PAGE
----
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2011年8月20日 (土)

コメ放射能検査 二段構えで日本の主食を守れ

The Yomiuri Shimbun (Aug. 20, 2011)
2-step test to protect Japan's staple food
コメ放射能検査 二段構えで日本の主食を守れ(8月19日付・読売社説)

The green ears of rice glitter in rays of summer sunlight in paddies around the country.

However, this year's harvest season is likely to be a worrying time for rice farmers as well as consumers.

Under the government's instructions, Tokyo and 16 prefectures, including Fukushima and Miyagi, are to examine whether rice harvested in the wake of the crisis at the Fukushima No. 1 nuclear power plant contains radioactive substances.

Chiba Prefecture, which harvests rice ahead of the other 16 areas, has already begun inspections.

Anxieties about food safety spread among consumers after beef contaminated with radioactive cesium was marketed.

The central government and concerned local governments must conduct thorough inspections so consumers can eat rice without fear.
If contaminated rice is discovered, the governments must make every possible effort to prevent it from being marketed.

Rice inspections comprise two steps.

First, preharvest rice is sampled and tested in villages, towns and cities where high levels of radioactive cesium are reported in the soil and air.

Second, in municipalities where high levels of radioactive cesium are detected in rice, much more stringent inspections are carried out on harvested rice sampled in more locations.


Careful inspections essential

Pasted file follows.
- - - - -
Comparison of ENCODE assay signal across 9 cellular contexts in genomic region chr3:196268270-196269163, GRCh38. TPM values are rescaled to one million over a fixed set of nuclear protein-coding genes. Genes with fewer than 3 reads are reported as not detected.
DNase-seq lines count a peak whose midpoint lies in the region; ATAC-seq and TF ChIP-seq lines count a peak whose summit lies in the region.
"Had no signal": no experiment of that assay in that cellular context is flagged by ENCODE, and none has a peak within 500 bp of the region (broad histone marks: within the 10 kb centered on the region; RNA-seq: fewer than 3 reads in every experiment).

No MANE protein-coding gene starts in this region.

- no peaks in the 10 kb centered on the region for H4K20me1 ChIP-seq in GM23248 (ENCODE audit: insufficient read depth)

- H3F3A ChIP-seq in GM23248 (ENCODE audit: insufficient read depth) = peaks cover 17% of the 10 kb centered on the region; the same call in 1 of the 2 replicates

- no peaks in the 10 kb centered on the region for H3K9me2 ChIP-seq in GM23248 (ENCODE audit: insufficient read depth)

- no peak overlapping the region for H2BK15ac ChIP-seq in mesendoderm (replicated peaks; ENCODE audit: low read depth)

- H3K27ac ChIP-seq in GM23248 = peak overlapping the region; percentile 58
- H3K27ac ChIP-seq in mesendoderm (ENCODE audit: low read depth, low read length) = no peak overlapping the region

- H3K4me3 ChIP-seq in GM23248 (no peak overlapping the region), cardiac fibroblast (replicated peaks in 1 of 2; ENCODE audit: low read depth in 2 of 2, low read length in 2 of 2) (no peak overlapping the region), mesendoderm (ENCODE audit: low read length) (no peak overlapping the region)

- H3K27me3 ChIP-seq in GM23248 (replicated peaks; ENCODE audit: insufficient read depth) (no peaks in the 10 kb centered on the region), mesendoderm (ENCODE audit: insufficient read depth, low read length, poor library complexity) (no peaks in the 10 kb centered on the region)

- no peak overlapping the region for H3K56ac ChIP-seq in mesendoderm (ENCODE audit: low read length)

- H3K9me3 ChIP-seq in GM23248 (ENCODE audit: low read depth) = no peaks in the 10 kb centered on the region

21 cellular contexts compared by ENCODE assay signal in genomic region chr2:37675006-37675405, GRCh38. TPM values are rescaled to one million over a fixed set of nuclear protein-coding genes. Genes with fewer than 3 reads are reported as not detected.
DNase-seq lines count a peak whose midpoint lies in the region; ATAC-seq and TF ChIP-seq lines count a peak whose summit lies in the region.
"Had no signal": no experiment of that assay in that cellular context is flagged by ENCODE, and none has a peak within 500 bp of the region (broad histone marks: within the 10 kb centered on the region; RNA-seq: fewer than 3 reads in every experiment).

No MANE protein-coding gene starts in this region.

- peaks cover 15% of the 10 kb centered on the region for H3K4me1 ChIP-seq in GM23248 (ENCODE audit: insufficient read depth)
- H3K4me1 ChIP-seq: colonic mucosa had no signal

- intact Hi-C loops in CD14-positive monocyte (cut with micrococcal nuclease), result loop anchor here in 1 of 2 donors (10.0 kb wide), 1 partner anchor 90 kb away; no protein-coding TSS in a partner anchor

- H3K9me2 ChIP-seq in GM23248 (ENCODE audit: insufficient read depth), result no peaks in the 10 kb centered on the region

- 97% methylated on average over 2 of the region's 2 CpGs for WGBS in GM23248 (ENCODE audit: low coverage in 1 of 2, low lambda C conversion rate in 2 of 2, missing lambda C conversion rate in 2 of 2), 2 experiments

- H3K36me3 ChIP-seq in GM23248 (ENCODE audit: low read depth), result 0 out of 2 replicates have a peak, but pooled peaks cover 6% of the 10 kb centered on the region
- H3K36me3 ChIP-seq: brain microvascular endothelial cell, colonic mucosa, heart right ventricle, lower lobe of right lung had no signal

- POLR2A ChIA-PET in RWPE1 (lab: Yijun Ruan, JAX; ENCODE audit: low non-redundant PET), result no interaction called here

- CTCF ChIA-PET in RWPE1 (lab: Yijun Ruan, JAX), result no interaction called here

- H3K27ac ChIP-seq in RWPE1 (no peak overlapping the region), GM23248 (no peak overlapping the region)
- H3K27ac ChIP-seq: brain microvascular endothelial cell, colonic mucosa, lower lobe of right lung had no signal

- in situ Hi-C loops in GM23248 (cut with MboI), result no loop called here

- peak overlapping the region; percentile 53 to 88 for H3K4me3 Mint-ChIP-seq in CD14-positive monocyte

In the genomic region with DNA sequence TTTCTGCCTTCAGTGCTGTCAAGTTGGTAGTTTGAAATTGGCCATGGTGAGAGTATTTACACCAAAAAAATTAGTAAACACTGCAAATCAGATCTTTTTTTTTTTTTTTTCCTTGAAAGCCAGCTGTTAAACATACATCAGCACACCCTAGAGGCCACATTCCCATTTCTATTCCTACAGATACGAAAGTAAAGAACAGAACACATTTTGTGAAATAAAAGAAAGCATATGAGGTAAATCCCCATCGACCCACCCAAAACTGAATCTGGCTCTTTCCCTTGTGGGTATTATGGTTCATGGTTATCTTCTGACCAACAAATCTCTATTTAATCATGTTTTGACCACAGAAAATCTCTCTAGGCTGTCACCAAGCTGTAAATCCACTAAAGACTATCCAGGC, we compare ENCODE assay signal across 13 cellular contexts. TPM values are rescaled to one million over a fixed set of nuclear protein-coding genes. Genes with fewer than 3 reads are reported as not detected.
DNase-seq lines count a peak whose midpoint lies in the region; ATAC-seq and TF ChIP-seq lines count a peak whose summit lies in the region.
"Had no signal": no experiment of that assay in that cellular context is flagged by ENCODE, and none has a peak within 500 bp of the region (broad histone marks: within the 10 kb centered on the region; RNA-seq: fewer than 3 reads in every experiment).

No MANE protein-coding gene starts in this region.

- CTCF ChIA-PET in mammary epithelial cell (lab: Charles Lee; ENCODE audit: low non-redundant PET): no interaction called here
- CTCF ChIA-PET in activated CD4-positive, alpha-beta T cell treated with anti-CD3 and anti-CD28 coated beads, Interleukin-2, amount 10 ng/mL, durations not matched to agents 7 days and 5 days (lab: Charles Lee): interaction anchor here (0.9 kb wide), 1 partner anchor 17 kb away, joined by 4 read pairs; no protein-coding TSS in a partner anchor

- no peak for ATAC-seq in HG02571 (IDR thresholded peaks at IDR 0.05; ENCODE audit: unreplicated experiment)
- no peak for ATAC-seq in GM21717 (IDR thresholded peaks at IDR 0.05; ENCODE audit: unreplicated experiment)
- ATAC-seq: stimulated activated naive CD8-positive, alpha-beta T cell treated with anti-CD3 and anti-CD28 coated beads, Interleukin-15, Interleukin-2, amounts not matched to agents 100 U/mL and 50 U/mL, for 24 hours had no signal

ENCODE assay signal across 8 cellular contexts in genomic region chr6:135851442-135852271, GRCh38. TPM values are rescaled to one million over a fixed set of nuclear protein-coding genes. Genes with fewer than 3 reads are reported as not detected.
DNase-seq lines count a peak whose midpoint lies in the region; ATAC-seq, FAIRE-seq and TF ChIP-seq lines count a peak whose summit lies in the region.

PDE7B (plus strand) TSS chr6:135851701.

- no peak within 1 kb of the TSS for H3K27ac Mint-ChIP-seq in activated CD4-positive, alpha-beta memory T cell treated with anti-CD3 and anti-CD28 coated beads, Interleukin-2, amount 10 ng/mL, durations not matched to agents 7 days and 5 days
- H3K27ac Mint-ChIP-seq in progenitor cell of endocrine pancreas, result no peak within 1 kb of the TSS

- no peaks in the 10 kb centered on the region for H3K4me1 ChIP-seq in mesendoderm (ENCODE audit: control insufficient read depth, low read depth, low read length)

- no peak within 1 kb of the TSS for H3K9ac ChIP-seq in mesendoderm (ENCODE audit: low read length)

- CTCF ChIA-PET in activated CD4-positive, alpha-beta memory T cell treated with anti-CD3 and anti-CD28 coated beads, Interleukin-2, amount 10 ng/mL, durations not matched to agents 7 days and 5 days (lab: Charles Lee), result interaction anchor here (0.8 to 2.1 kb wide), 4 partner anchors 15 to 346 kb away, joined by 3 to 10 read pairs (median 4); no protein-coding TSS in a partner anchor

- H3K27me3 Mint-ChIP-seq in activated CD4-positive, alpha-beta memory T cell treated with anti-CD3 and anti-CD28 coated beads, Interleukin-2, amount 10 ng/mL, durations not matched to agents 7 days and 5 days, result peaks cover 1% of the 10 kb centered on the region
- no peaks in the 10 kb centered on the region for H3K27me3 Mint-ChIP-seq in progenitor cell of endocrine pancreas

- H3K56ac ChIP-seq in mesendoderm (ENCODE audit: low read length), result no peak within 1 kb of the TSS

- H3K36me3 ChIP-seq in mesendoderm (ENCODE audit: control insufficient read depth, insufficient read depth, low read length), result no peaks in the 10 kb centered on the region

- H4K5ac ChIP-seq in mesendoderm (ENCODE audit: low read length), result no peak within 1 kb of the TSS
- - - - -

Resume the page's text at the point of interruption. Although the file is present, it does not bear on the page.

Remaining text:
If radioactive cesium exceeding the government-set safety limit is found, the rice is banned from shipping and disposed of.
Compensation for this rice will be claimed from Tokyo Electric Power Co., operator of the crippled nuclear power plant.

The total production of rice in Tokyo and the 16 prefectures is 4.6 million tons, half of the national production.

If the safety of Japan's staple food is threatened, the effect will be immeasurable.

In the beef case, authorities were slow in taking countermeasures.
The beef was found to be contaminated only after the meat had already been shipped.

Unlike cattle, rice does not have individual identification numbers.
If it is marketed, there is no way to trace contaminated rice.

This means that rice must be inspected much more carefully.

However, prefectural inspection institutes already have enough on their hands, as they have to deal with contaminated beef and rice straw.

If inspections take time, a significant delay in rice shipments could result.

Regardless, priority must be placed on safety.


Easy explanations needed

The rice distribution system in Japan is very complicated, and due consideration should be paid to the management system if contaminated rice is found.

Three years ago there was a case in which imported rice containing the residue of an agricultural chemical exceeding the safety limit and toxic mold was sold illegally to third parties as edible rice.

Authorities must never make such a mistake again.

Some consumers voiced concern that they would not feel safe even if the rice contains radioactive substances below the government-set limit.

Due to these fears, consumers want to purchase rice harvested last year, before the nuclear accident.

In a report by an international organization on the Chernobyl nuclear power plant disaster in the former Soviet Union in 1986, radioactive cesium was detected in the soil, but this did not cause any health problems.

The government must explain to consumers in layman's terms the safety of rice based on scientific grounds to prevent them from overreacting to radioactive contamination.

We expect consumers also to respond calmly to the situation.

(From The Yomiuri Shimbun, Aug. 19, 2011)
(2011年8月19日01時14分  読売新聞)


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